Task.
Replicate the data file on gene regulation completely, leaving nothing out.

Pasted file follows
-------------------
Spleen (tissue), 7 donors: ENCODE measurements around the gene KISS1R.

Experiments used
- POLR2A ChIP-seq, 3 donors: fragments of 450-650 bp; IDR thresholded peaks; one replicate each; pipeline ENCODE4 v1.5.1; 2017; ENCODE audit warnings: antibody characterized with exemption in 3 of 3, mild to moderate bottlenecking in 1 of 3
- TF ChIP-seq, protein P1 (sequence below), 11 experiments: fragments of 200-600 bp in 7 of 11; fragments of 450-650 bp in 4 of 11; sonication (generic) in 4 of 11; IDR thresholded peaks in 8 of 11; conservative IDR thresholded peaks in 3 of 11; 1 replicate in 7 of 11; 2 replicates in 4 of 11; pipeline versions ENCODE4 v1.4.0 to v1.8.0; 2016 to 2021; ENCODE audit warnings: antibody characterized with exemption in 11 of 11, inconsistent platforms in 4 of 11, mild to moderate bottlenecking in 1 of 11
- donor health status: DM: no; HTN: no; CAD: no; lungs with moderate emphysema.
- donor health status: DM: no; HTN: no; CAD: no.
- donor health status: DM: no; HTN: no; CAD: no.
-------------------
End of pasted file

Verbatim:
Spleen (tissue), 7 donors: ENCODE measurements around the gene KISS1R.

Experiments used
- POLR2A ChIP-seq, 3 donors: fragments of 450-650 bp; IDR thresholded peaks; one replicate each; pipeline ENCODE4 v1.5.1; 2017; ENCODE audit warnings: antibody characterized with exemption in 3 of 3, mild to moderate bottlenecking in 1 of 3
- TF ChIP-seq, protein P1 (sequence below), 11 experiments: fragments of 200-600 bp in 7 of 11; fragments of 450-650 bp in 4 of 11; sonication (generic) in 4 of 11; IDR thresholded peaks in 8 of 11; conservative IDR thresholded peaks in 3 of 11; 1 replicate in 7 of 11; 2 replicates in 4 of 11; pipeline versions ENCODE4 v1.4.0 to v1.8.0; 2016 to 2021; ENCODE audit warnings: antibody characterized with exemption in 11 of 11, inconsistent platforms in 4 of 11, mild to moderate bottlenecking in 1 of 11
- donor health status: DM: no; HTN: no; CAD: no; lungs with moderate emphysema.
- donor health status: DM: no; HTN: no; CAD: no.
- donor health status: DM: no; HTN: no; CAD: no.